Cannonball Read IV

A bunch of Pajibans reading and reviewing and honoring AlabamaPink.

Rebecca’s #CBR4 Review #25: Drive by James Sallis

Like many people, I completely lost my shit over the movie DriveI saw it in the theatre, and was in love with it about five minutes in. After the amazing car chase that opened it up – an action scene that takes it time, using long shots and silence – it goes to a credits sequence with a pink cursive font and foreboding electronic music. I was in the tank at that point, and everything that followed only strengthened this feeling.  As I left the theatre, I immediately began plotting the next time I could go see it. I was not able to get there the next day, but within the next week I had seen it again. I felt like I was watching an instant classic; although it was fairly divisive in terms of reviews and popular consensus, I was over the moon for every shot and moment.

Naturally, in the gap between when it was showing it theatres and when it came out on video, I decided to get my Drive fix by reading the source material (and listening to “A Real Hero” “Nightcall” and “Under Your Spell” constantly.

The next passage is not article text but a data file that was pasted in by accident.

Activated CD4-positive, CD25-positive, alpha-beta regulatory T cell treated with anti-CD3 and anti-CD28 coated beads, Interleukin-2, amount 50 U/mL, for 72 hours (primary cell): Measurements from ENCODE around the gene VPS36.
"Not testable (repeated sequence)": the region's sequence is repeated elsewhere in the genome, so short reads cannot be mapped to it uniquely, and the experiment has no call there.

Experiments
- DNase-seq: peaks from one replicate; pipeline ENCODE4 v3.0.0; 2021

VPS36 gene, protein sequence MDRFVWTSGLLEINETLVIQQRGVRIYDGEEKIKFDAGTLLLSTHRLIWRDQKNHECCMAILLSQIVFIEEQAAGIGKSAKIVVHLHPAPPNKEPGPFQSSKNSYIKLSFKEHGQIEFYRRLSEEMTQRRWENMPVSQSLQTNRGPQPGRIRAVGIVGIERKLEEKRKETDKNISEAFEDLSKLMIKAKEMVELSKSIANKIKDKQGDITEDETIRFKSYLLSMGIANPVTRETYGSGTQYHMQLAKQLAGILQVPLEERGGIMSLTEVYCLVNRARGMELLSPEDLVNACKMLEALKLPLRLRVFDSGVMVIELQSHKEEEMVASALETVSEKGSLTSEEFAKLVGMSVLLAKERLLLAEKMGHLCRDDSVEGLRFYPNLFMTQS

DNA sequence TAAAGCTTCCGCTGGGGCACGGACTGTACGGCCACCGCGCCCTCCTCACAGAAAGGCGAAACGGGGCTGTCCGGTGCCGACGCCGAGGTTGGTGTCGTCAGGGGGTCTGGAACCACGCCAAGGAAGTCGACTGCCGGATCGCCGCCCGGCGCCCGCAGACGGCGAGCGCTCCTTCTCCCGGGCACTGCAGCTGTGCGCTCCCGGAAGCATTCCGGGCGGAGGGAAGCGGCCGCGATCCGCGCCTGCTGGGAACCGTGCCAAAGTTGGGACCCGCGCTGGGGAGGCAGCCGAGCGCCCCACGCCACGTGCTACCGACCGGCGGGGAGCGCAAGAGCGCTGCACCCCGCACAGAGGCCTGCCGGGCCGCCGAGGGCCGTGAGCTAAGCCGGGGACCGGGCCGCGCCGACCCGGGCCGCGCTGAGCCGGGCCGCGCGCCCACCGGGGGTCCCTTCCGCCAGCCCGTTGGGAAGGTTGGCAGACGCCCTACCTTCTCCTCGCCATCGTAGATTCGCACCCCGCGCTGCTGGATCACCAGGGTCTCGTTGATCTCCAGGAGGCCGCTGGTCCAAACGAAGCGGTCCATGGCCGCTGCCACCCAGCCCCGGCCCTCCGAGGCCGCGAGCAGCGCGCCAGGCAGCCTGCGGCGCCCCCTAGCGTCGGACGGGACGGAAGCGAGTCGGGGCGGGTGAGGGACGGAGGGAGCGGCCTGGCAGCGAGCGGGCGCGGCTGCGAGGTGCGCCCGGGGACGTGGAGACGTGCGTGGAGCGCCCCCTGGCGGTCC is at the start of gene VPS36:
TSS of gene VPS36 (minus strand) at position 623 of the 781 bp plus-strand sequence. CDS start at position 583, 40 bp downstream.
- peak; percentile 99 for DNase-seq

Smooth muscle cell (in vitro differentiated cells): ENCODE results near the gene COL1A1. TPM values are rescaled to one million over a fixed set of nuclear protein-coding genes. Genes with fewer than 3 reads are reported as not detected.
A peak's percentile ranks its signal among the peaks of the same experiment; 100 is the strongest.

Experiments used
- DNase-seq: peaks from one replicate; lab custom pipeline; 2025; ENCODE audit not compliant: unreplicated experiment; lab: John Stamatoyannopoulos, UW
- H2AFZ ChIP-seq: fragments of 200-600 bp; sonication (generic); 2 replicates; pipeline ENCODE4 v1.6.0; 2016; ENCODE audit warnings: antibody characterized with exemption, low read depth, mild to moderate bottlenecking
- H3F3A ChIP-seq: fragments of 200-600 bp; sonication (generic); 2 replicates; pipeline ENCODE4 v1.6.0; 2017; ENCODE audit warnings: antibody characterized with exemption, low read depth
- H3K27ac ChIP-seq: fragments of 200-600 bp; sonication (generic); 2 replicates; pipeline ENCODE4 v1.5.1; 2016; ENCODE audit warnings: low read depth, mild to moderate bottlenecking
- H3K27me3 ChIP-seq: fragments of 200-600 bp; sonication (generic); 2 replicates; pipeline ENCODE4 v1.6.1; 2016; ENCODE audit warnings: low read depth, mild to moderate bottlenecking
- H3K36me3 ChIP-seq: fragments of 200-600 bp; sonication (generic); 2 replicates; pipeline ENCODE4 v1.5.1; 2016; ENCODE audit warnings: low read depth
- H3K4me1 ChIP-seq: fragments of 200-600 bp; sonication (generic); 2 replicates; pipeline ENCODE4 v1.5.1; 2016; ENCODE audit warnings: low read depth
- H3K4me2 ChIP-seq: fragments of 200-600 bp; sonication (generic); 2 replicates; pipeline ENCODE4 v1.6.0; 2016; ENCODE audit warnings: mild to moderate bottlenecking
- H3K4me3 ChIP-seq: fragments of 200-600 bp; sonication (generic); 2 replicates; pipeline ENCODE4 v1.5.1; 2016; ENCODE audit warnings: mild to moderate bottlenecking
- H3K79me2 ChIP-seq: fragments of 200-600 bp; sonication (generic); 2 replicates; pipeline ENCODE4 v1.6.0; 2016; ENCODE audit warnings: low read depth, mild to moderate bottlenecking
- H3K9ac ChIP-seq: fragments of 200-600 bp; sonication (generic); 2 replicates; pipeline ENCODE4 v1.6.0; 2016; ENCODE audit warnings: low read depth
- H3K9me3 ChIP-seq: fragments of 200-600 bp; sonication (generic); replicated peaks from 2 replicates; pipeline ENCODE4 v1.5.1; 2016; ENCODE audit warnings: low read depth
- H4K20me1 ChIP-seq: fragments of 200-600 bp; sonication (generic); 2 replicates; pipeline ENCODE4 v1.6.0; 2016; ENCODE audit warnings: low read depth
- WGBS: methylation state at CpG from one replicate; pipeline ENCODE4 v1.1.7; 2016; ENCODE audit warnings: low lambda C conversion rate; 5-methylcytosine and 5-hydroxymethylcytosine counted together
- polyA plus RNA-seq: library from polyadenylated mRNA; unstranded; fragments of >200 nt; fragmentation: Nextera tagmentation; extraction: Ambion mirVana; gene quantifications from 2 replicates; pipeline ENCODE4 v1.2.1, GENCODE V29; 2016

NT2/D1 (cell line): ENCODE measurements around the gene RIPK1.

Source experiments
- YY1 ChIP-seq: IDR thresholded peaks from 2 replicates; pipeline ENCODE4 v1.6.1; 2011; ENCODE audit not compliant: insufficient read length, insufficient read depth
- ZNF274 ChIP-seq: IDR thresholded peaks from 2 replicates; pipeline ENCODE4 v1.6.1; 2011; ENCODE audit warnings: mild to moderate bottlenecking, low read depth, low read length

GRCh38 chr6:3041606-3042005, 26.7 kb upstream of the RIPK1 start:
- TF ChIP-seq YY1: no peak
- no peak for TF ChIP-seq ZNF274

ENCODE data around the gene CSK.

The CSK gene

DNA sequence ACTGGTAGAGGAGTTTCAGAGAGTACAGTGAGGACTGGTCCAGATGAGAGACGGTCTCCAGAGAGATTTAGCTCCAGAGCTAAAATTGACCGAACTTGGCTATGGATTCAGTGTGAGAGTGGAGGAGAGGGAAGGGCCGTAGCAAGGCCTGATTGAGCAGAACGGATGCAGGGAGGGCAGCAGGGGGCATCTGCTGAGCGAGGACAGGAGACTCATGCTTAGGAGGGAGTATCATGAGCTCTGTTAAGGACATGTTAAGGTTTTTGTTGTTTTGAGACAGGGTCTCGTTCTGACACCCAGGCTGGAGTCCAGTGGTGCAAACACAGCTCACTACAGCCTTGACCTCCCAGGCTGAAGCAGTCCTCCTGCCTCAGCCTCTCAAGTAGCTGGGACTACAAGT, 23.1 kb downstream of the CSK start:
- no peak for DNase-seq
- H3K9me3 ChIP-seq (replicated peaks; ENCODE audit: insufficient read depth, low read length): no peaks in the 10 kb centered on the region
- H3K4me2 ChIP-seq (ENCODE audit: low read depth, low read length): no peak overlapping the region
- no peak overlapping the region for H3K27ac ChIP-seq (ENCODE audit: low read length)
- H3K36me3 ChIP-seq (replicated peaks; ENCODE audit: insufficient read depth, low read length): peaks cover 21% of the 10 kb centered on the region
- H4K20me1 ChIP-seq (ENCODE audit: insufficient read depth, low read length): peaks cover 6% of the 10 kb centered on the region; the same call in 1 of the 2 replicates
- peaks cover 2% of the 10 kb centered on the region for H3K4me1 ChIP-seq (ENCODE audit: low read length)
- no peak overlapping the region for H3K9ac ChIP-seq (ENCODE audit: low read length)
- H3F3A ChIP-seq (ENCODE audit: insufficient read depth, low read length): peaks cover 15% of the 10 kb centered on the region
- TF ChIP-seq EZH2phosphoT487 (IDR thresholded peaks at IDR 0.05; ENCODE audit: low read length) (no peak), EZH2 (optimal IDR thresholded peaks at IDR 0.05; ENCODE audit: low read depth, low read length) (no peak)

Drive, the James Sallis novel, is of course quite different from the movie. I would call the plot more complex, but for a novel it is still fairly lean. The basic strokes are the same; Driver, a Hollywood stunt man who moonlights as a getaway driver, gets involved in a heist that goes bad, and is pursued by various henchmen until he confronts the big boss.

Sallis writes in a style that reminds me of Hammett, Chandler, and Le Carre; he uses plain, straightforward language, with hardly any unnecessary words. This leads to a streamlined, compact story, with sharply drawn characters and a compelling mystery. It does not have the arty touches of the movie (touches that I love) like the dreamy music, the kiss in the elevator where time seems to stop, or opera music playing as Gosling stakes out a bad guy he will have to kill. But it shares the movies simple plot, and archetypal characters that transcend the simplicity with which they are written.  It’s a good read for Drive (the movie) enthusiasts as well as mystery/crime novel fans.

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